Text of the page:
Our contributor takes on the confounding mystery of sprue look-alikes.
Doctors at the Mayo Clinic had a medical mystery on their hands in 2009. A number of their patients were suffering from severe, chronic diarrhea and profound weight loss. Some had lost 20 to 30 pounds in a matter of weeks. When doctors peered inside the patients’ intestines, their villi—the fingerlike projections that line the small intestine, aiding in absorption of nutrients and calories—were flattened or nearly flattened (villous atrophy). But the patients didn’t have key antibodies seen in celiac disease and treatment with the gluten-free diet didn’t help. It wasn’t celiac disease but something closely mimicking it.
By 2012, Mayo doctors had followed 22 similar patients and they’d begun to suspect a popular blood pressure medication played a role in the illness. All 22 were taking the blood pressure-lowering drug, Benicar. When they stopped Benicar, they got better and gained back the weight they’d lost, an average of 27 pounds. The team published a report on their findings, calling the condition sprue-like enteropathy. (Sprue refers to celiac disease, while enteropathy indicates a disease in the intestines.)
“When doctors keep going down the line of celiac disease, treating these patients with the gluten-free diet, these people can get very ill,” says gastroenterologist and celiac expert, Joseph Murray, MD, an author of the Mayo study. “It’s life-threatening.”
Known generically as olmesartan medoxomil or simply, olmesartan, Benicar has been on the market since 2002. According to its manufacturer, Daiichi Sankyo International (DSI), more than 5 million patients worldwide have used olmesartan or a product containing olmesartan. (These include Benicar HCT, Azor and Tribenzor.) In pre-clinical studies, Benicar was shown to be safe, effective and well tolerated, says a representative of DSI. Apart from dizziness, the drug’s most common side effect, the incidence of other side effects, including diarrhea, was similar to those taking a placebo (sugar pill).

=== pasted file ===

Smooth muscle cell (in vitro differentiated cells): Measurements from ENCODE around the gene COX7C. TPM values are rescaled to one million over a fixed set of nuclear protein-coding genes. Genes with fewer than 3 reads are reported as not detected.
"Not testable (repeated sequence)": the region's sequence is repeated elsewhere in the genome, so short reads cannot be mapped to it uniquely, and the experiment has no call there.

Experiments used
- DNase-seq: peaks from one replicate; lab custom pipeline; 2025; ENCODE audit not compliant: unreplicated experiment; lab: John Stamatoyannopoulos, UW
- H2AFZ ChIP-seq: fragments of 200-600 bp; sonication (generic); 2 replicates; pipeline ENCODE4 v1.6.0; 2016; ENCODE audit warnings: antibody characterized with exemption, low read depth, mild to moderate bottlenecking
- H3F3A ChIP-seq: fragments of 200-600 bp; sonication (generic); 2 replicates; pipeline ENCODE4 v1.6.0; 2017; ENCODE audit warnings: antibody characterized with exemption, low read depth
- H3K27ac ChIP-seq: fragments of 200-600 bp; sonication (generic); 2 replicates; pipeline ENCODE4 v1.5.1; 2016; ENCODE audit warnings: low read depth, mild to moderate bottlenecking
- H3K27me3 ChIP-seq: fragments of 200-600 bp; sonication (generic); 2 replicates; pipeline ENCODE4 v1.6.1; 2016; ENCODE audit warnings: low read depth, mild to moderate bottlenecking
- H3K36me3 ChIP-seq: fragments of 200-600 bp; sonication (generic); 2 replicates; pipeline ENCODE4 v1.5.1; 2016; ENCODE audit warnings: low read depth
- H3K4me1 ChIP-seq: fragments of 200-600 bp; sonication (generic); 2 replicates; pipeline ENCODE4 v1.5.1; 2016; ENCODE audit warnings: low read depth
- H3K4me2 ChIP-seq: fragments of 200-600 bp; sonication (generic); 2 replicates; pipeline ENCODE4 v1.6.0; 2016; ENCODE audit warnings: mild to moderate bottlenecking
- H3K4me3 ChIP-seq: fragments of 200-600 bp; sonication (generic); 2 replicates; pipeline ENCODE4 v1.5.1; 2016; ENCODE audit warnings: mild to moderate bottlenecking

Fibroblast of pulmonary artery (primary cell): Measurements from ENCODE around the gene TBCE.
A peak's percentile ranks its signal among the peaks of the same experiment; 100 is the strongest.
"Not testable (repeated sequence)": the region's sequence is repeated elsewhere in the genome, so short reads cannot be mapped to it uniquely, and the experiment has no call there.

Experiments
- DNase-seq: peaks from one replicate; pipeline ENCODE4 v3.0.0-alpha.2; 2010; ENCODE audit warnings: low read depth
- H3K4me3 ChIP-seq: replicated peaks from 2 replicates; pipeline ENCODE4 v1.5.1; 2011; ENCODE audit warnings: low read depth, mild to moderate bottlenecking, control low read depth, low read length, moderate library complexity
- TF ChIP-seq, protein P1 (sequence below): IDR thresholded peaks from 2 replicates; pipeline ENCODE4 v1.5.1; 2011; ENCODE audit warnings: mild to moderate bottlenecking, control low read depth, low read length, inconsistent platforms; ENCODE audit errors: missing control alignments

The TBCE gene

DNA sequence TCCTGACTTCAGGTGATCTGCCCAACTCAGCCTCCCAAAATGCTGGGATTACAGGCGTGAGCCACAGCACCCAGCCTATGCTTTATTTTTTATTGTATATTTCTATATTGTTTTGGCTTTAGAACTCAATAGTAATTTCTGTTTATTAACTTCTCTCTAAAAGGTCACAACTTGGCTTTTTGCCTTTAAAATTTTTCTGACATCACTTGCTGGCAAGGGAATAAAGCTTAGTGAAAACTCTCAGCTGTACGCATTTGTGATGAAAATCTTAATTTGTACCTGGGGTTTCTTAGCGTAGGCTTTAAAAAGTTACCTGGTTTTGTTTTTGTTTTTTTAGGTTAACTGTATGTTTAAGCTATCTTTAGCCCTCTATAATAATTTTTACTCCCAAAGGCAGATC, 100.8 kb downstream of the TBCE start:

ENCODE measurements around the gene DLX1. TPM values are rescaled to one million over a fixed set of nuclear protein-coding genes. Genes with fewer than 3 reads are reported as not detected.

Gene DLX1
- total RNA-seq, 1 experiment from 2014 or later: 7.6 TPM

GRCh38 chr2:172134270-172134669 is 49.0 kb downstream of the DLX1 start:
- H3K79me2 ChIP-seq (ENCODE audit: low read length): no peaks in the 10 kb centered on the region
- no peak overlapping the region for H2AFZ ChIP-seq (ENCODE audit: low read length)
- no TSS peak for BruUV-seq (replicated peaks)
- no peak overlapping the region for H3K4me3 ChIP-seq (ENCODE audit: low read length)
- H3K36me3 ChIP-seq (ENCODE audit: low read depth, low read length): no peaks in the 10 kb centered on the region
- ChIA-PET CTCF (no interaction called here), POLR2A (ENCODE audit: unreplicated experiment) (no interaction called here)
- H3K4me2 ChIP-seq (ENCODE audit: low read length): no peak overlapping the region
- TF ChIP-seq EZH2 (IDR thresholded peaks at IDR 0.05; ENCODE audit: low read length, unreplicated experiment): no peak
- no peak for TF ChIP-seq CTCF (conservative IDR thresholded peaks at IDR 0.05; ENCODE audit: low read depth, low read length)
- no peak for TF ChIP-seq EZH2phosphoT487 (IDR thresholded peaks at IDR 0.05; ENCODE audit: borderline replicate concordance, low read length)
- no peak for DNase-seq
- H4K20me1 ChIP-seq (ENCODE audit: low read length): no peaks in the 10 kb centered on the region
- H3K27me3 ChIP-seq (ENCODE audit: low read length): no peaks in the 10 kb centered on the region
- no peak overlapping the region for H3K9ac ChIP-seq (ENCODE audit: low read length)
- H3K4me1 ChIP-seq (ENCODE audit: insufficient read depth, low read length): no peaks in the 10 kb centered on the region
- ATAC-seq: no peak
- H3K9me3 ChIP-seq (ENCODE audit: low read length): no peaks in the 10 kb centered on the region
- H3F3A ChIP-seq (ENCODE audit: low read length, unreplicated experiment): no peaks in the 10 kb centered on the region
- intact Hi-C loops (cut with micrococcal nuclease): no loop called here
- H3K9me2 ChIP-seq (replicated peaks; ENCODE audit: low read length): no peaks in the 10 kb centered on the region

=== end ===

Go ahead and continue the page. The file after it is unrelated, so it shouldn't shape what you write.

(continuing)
But last year, the FDA raised concerns about the drug. Through the agency’s drug safety monitoring system, it identified 23 cases of severe diarrhea and enteropathy. All improved after discontinuing the drug and, in ten of the cases, the diarrhea returned when the medication was resumed.
With evidence mounting—40 more cases were presented at the 2012 meeting of the American College of Gastroenterology—the FDA issued a warning in July 2013 that the drug can cause intestinal problems known as sprue-like enteropathy. It also approved changes to the drug’s label, adding sprue-like enteropathy as a potential side effect.
Peter H.R. Green, MD, director of the Celiac Disease Center at Columbia University, has treated a number of patients who’ve taken Benicar and developed enteropathy.
“These people are very sick,” Green says. “One patient at our center had acute kidney failure (due to dehydration). She was on dialysis and looked like she’d need a transplant. When doctors call and tell us their patients are very, very sick, we ask, are they on Benicar?”
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